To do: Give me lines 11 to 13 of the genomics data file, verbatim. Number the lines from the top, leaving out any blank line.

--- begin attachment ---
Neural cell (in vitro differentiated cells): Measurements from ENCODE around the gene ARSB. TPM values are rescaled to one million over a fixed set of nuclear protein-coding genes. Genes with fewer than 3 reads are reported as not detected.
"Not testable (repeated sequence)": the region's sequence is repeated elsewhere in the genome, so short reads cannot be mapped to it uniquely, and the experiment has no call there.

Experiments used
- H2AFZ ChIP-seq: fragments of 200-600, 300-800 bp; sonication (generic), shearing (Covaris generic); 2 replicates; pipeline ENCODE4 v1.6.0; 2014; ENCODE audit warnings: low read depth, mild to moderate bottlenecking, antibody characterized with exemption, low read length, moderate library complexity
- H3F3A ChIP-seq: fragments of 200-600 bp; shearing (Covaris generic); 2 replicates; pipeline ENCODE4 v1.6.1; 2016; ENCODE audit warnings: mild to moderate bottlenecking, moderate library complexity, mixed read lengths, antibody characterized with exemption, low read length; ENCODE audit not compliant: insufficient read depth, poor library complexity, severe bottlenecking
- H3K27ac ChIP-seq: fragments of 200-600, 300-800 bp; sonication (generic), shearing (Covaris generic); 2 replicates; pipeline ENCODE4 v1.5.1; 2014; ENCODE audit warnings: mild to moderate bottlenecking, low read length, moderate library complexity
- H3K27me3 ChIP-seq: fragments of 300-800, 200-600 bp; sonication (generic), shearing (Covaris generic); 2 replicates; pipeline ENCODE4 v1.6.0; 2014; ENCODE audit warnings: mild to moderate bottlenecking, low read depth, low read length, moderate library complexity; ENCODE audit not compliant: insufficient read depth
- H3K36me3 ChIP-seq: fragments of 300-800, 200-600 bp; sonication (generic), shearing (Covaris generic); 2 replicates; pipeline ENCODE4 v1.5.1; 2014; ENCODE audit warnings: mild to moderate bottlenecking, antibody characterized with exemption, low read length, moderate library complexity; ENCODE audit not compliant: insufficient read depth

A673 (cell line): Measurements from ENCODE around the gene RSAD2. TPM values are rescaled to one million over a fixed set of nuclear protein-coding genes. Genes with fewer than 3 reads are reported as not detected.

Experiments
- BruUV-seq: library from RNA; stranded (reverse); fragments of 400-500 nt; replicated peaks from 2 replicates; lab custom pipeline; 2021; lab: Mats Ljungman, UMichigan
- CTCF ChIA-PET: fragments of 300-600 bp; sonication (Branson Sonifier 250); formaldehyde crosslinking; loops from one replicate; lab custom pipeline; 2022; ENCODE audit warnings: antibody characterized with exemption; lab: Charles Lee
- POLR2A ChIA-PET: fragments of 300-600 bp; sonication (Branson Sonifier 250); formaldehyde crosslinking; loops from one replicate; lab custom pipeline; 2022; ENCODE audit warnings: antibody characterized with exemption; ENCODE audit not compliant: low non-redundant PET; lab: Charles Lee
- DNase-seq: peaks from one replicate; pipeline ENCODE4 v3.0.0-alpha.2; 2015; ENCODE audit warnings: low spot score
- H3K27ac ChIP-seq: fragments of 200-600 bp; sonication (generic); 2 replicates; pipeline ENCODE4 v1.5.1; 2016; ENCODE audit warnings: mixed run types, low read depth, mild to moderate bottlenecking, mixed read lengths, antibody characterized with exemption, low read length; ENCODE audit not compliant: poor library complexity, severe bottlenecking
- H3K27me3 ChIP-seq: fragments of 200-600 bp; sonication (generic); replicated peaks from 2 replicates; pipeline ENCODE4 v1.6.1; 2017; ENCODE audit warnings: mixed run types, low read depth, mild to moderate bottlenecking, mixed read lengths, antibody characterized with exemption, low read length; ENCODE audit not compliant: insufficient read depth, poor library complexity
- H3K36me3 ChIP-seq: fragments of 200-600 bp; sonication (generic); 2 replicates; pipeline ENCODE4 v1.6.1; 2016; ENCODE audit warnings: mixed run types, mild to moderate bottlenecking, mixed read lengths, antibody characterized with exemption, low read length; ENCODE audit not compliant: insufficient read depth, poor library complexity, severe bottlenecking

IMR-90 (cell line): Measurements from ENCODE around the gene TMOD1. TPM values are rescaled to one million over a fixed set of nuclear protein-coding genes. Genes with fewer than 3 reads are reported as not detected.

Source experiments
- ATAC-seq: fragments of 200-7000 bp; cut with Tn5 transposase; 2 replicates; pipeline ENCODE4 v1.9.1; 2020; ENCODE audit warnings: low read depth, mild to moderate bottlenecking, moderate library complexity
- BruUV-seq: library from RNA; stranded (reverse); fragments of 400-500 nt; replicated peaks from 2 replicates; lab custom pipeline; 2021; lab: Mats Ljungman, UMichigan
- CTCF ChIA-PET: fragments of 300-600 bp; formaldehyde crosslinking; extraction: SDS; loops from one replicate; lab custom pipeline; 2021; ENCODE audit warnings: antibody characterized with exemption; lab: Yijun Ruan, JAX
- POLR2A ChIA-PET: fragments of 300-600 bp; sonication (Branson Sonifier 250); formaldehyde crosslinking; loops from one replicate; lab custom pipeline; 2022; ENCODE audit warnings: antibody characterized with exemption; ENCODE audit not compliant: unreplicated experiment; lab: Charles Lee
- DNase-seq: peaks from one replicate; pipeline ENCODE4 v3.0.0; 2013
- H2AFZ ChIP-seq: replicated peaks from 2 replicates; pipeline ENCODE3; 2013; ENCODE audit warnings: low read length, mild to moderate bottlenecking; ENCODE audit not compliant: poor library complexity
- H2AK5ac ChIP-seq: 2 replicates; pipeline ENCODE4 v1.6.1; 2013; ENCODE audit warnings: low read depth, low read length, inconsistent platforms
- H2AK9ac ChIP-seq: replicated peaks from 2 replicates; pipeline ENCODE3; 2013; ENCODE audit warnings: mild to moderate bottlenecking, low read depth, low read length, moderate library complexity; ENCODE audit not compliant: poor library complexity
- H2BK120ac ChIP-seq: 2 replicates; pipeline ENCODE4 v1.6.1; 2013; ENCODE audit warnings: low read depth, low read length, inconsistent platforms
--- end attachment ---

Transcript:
- BruUV-seq: library from RNA; stranded (reverse); fragments of 400-500 nt; replicated peaks from 2 replicates; lab custom pipeline; 2021; lab: Mats Ljungman, UMichigan
- CTCF ChIA-PET: fragments of 300-600 bp; sonication (Branson Sonifier 250); formaldehyde crosslinking; loops from one replicate; lab custom pipeline; 2022; ENCODE audit warnings: antibody characterized with exemption; lab: Charles Lee
- POLR2A ChIA-PET: fragments of 300-600 bp; sonication (Branson Sonifier 250); formaldehyde crosslinking; loops from one replicate; lab custom pipeline; 2022; ENCODE audit warnings: antibody characterized with exemption; ENCODE audit not compliant: low non-redundant PET; lab: Charles Lee